Longshan Temple is undoubtedly one of Taiwan’s most inspiring places of worship and likely the oldest Buddhist shrine on the island © AngoMoKio, Wikimedia Commons
Touristy yet crammed to the gills with genuine culture and antiquity, Lukang is rightfully one of Taiwan’s most popular lowland destinations.
Touristy yet crammed to the gills with genuine culture and antiquity, Lukang (often spelled ‘Lugang’) is rightfully one of Taiwan’s most popular lowland destinations. It’s hard to believe now but, from the mid-18th century to the last quarter of the 19th century, this out-of-the-way town (population now 87,000) was Taiwan’s second-largest city. In that era, Tainan and Lukang were like Taipei and Kaohsiung now – the former focused on politics and government, the latter obsessed with commerce. While not quite frozen in time, Lukang has preserved enough of its physical past to make it worth an entire day. The town is easy to reach by bus and almost every sight is within walking distance of the core.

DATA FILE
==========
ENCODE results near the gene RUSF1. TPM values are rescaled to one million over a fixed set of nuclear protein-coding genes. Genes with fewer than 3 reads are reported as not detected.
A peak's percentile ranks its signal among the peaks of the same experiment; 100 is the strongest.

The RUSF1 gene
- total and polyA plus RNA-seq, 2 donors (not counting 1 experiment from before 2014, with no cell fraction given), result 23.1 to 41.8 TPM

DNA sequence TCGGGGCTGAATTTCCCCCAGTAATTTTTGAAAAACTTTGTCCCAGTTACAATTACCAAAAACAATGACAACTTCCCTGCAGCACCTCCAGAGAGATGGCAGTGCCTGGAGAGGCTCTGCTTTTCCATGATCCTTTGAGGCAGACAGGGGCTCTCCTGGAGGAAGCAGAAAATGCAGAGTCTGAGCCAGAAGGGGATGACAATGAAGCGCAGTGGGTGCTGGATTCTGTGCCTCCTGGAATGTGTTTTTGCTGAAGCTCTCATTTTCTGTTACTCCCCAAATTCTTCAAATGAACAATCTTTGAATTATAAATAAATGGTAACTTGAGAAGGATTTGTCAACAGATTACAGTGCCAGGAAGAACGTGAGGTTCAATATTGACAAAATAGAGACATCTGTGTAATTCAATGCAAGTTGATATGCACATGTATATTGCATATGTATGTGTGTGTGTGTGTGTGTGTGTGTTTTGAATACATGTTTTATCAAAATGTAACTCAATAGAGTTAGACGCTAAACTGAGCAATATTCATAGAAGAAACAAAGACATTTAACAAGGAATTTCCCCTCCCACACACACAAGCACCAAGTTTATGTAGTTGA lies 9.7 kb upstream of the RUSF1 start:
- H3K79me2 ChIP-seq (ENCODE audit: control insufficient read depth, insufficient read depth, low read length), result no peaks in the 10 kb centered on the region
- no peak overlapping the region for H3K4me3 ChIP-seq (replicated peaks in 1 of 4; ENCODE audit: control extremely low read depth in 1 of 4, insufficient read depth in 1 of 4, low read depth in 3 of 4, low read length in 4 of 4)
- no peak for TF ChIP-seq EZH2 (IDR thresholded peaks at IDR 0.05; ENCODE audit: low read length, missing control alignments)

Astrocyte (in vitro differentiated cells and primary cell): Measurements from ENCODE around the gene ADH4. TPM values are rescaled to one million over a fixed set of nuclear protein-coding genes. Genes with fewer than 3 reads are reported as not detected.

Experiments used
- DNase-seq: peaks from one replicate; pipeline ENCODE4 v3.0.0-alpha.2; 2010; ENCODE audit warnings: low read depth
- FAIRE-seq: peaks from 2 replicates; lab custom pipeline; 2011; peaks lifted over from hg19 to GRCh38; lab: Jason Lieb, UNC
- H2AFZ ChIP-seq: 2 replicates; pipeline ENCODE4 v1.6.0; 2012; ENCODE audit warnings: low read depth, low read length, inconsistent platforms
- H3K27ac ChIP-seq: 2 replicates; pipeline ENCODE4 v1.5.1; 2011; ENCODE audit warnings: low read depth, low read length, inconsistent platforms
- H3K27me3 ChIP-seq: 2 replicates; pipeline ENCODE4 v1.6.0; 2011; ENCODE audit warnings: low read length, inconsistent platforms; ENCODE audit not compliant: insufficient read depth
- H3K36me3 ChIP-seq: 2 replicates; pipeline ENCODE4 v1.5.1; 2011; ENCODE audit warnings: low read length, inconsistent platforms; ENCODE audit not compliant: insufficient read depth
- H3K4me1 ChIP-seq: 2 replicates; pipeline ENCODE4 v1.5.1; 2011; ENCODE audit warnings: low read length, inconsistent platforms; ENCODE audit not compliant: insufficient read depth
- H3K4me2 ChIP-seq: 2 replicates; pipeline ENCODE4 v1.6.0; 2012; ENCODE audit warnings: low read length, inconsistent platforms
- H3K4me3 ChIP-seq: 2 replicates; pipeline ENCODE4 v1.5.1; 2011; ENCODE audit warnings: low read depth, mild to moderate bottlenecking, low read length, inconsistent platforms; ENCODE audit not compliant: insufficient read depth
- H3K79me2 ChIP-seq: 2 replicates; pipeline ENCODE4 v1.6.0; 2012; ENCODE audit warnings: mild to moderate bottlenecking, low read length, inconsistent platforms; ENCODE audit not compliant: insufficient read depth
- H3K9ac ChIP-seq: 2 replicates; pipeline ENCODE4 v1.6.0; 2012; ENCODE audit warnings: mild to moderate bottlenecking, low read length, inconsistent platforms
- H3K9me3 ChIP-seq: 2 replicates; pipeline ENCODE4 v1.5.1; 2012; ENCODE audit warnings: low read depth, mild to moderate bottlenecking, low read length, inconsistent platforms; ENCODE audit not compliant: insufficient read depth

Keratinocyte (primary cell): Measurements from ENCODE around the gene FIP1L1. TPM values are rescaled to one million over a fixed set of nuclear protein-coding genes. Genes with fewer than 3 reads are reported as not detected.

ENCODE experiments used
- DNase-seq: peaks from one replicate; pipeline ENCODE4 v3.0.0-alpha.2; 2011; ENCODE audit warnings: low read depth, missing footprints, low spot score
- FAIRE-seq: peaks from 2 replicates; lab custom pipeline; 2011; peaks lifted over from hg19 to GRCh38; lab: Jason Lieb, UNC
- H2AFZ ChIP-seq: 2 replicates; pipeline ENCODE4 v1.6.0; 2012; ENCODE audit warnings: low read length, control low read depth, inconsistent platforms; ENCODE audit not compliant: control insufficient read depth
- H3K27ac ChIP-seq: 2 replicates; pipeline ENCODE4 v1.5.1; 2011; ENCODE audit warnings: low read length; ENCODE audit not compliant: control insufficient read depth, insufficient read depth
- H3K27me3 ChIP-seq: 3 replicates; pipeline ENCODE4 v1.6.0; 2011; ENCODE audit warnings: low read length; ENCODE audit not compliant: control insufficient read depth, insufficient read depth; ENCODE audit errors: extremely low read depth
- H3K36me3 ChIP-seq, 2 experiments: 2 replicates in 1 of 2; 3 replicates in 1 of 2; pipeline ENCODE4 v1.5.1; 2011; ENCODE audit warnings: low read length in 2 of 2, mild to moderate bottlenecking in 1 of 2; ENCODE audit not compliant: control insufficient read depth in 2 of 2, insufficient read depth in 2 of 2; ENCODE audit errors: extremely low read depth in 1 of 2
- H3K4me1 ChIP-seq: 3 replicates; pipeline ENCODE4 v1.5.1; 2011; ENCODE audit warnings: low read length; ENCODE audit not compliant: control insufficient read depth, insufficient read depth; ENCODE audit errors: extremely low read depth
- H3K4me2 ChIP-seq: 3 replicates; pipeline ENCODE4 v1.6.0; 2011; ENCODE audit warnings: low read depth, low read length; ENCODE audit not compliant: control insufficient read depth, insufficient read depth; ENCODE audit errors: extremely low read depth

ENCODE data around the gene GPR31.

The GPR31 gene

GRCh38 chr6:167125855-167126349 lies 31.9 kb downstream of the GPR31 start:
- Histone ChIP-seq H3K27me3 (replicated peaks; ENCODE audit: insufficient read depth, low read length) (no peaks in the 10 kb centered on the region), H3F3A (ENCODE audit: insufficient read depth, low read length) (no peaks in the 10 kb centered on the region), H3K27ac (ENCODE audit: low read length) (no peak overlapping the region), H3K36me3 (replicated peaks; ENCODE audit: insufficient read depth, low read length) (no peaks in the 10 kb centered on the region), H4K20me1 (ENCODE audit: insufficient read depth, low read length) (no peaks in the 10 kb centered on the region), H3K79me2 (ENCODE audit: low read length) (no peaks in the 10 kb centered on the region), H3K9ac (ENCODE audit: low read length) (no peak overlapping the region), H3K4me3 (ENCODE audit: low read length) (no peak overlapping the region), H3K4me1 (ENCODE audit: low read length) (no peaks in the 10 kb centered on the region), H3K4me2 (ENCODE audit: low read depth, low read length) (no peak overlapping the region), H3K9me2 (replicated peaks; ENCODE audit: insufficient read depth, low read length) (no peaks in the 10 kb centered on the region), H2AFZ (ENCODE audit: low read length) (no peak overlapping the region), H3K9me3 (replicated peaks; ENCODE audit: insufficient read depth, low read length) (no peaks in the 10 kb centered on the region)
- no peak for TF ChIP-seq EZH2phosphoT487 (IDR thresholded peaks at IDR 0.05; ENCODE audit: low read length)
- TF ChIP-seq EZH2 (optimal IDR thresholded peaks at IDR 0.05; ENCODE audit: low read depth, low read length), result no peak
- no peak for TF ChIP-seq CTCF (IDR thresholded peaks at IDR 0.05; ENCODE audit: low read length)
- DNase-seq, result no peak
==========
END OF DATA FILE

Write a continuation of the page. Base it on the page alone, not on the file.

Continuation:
Putou and Yaolin streets, along with several nearby lanes, have never been widened for cars. During Lukang’s heyday, many of the town’s shipping agents and merchants lived hereabouts, and several of the homes are now souvenir shops but what must have been one of the most imposing mansions is uninhabited and crumbling at 8 Houche Lane. Hoping their sons would be as academically successful as the man who built Ding Mansion, the first few generations living at 8 Yaolin Street would order the youngsters to take their books and brushes to the attic, then remove the ladder that provided the only access. One of Lukang’s most popular photo opportunities is Half-Sided Well 半邊井 (12 Yaolin St). In the 18th and 19th centuries, it wasn’t unusual for rich households to dig private wells; the family here wanted the convenience of a water source near their front door but were public-spirited enough to have it straddle the boundary of their land so neighbours could also draw water.